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Mental Schemas #1: Abandonment

States of mind

This is the first in a series of articles that draw on the field of schema therapy, a fairly new approach to addressing patterns of negative thinking that was devised by Dr. Jeffrey Young. There’s more information about schemas and schema therapy on a new page on The Willpower Engine here.

The Abandonment Schema
A person with the Abandonment Schema feels that people can’t be relied on to be around when you need them or to help. Such a person may feel on a gut level that important people in their lives, like significant others, are going to leave, drop them for someone better, or die, or that others in their lives aren’t dependable and won’t be there when they’re needed the most.

While this is not always the case, often an abandonment schema starts in childhood, when an important figure in a child’s life–usually a parent–leaves, whether literally or figuratively. For example, a parent might have run off, gotten divorced and moved away, left the child or child(ren) with a relative, sent the child(ren) away at a young age, or be physically present but undependable or unavailable, as with an alcoholic, workaholic, or exceptionally unemotional or uncommunicative parent.

A person with an abandonment schema might react by avoiding close relationships, being clingy, or repeatedly accusing people close to them of being–or even just intending to be–unavailable, unreliable, or unwilling to help. Other people with this schema may find ways to drive normally reliable people off, thereby forcing them to fulfill the schema’s predictions.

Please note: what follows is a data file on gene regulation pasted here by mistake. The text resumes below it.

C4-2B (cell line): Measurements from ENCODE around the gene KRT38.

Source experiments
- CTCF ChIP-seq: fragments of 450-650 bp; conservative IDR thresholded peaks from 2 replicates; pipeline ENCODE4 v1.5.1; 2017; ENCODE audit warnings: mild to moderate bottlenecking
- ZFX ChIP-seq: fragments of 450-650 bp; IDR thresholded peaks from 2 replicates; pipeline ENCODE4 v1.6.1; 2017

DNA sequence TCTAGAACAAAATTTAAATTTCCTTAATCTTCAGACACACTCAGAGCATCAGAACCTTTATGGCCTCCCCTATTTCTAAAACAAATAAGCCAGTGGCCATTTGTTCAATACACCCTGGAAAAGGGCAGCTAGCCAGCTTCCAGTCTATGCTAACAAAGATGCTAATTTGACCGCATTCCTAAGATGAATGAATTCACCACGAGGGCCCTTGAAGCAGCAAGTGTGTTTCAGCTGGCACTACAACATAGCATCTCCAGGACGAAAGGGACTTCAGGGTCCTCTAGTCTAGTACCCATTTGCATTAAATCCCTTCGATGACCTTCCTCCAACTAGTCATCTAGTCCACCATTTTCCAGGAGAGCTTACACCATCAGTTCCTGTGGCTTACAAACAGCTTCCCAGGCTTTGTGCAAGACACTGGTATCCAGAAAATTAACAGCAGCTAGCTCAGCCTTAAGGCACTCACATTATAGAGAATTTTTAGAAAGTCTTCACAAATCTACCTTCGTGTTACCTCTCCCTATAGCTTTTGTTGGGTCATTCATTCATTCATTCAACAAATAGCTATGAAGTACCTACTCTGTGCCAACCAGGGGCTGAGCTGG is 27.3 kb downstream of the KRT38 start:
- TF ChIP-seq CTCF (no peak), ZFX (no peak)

Overcoming an abandonment schema
Tackling an abandonment schema means coming to terms with two conflicting facts: that unless a person’s behavior encourages it, loved ones don’t generally abandon people who are important to them; and that despite this fact, sometimes people will not be there when we want or need them, but that this is not necessarily the end of the world. This addresses the two basic broken ideas about the abandonment schema: that important people will leave (fortune telling) and that when that happens, it will be awful (magnification, specifically the type called “catastrophizing”).

Greater awareness of our own thoughts (mindfulness or metacognition) tends to create opportunities to challenge the kinds of negative thinking that schemas inspire. Challenging those negative thoughts removes barriers to motivation and supports greater serenity and drive.

Photo by Skylinephoto


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